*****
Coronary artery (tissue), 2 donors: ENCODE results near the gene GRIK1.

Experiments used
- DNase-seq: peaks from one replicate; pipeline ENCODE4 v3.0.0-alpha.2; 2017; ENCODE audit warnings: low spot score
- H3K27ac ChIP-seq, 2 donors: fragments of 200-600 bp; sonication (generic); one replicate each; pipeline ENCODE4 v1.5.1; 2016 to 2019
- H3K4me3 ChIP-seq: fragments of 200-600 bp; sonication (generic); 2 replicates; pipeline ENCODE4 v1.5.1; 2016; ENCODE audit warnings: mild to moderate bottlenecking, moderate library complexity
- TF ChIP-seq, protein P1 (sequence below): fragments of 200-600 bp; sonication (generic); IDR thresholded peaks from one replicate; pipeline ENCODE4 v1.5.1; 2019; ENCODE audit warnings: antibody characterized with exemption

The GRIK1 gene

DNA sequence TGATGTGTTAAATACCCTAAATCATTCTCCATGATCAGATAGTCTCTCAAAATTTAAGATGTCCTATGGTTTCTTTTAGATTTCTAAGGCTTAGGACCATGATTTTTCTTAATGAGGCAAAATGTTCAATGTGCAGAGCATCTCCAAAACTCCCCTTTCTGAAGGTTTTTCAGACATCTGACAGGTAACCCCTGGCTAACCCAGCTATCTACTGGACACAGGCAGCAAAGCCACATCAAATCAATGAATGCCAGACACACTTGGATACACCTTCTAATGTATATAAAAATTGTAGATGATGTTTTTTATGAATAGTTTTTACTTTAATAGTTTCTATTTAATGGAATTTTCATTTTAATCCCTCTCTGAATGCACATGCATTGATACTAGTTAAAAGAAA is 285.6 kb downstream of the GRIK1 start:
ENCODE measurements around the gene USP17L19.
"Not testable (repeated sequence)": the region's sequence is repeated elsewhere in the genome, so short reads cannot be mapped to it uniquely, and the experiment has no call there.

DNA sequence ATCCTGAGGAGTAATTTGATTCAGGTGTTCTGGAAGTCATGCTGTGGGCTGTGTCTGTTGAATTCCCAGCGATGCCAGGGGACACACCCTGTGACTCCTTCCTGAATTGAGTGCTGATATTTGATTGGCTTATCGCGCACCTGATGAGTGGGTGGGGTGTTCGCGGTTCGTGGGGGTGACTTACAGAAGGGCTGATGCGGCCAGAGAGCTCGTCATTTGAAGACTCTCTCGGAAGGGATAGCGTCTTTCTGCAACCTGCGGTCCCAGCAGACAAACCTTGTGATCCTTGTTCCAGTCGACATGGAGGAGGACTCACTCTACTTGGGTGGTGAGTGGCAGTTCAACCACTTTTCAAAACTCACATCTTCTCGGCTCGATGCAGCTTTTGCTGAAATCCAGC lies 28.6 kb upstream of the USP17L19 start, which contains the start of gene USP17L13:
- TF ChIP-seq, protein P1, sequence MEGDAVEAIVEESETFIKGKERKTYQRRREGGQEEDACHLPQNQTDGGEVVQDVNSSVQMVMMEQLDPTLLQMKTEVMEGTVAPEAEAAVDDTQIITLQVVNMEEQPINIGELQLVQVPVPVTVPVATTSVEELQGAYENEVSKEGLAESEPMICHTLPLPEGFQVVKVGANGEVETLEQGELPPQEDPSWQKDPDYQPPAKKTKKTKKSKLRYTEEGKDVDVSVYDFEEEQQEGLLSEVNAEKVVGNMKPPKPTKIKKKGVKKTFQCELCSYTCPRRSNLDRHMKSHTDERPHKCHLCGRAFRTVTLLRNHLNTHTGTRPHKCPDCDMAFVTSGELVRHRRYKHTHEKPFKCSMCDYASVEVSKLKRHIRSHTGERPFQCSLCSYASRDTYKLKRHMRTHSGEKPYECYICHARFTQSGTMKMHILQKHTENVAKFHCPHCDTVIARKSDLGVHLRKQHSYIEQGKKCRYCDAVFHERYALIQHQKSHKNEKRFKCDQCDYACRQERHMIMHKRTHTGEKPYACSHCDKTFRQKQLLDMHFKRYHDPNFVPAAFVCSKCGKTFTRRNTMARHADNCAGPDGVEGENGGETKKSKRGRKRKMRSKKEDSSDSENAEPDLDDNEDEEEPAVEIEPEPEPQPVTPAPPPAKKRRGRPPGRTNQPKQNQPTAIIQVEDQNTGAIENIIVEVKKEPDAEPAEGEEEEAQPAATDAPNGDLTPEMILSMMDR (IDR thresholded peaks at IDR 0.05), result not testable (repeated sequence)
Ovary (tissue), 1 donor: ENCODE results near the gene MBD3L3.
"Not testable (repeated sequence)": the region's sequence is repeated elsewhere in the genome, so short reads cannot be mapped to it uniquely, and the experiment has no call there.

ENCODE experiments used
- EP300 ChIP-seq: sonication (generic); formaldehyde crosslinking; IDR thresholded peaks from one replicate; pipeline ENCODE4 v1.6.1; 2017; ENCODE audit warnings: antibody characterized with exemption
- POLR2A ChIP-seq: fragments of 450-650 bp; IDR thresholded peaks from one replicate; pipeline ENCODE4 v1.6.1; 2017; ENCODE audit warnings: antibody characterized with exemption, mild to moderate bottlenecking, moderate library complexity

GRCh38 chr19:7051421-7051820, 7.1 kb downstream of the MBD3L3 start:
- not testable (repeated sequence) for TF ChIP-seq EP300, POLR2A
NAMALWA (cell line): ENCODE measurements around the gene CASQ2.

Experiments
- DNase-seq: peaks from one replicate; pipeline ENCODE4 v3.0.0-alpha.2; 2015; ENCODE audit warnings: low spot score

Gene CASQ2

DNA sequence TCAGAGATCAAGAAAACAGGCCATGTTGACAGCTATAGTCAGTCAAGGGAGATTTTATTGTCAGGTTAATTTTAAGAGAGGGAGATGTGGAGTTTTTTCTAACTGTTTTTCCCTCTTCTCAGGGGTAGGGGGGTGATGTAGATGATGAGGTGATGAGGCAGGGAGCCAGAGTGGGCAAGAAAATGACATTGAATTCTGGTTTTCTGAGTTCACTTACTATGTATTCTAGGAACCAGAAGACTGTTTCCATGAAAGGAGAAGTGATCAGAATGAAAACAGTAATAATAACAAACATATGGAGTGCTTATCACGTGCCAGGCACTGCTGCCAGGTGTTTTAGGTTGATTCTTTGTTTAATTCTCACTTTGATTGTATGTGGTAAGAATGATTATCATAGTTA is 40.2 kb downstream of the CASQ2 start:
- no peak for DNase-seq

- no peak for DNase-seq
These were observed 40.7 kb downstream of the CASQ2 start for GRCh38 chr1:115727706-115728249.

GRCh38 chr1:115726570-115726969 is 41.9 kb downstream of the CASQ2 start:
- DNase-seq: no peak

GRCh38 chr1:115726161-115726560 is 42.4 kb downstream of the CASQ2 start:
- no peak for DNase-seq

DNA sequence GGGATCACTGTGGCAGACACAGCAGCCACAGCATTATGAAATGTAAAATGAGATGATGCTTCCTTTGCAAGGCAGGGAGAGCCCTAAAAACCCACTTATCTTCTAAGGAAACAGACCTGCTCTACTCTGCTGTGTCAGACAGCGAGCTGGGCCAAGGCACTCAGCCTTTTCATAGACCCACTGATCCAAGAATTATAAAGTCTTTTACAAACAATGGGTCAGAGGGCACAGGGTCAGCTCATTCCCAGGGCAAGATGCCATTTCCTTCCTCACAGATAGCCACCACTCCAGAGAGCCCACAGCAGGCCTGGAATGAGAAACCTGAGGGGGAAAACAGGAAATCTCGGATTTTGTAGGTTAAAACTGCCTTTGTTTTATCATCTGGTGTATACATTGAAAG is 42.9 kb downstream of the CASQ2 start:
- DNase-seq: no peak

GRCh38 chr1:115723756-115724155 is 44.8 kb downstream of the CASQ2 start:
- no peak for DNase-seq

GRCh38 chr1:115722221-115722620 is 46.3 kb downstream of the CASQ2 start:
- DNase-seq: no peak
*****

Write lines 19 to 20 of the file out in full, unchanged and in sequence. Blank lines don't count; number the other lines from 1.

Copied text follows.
- not testable (repeated sequence) for TF ChIP-seq EP300, POLR2A
NAMALWA (cell line): ENCODE measurements around the gene CASQ2.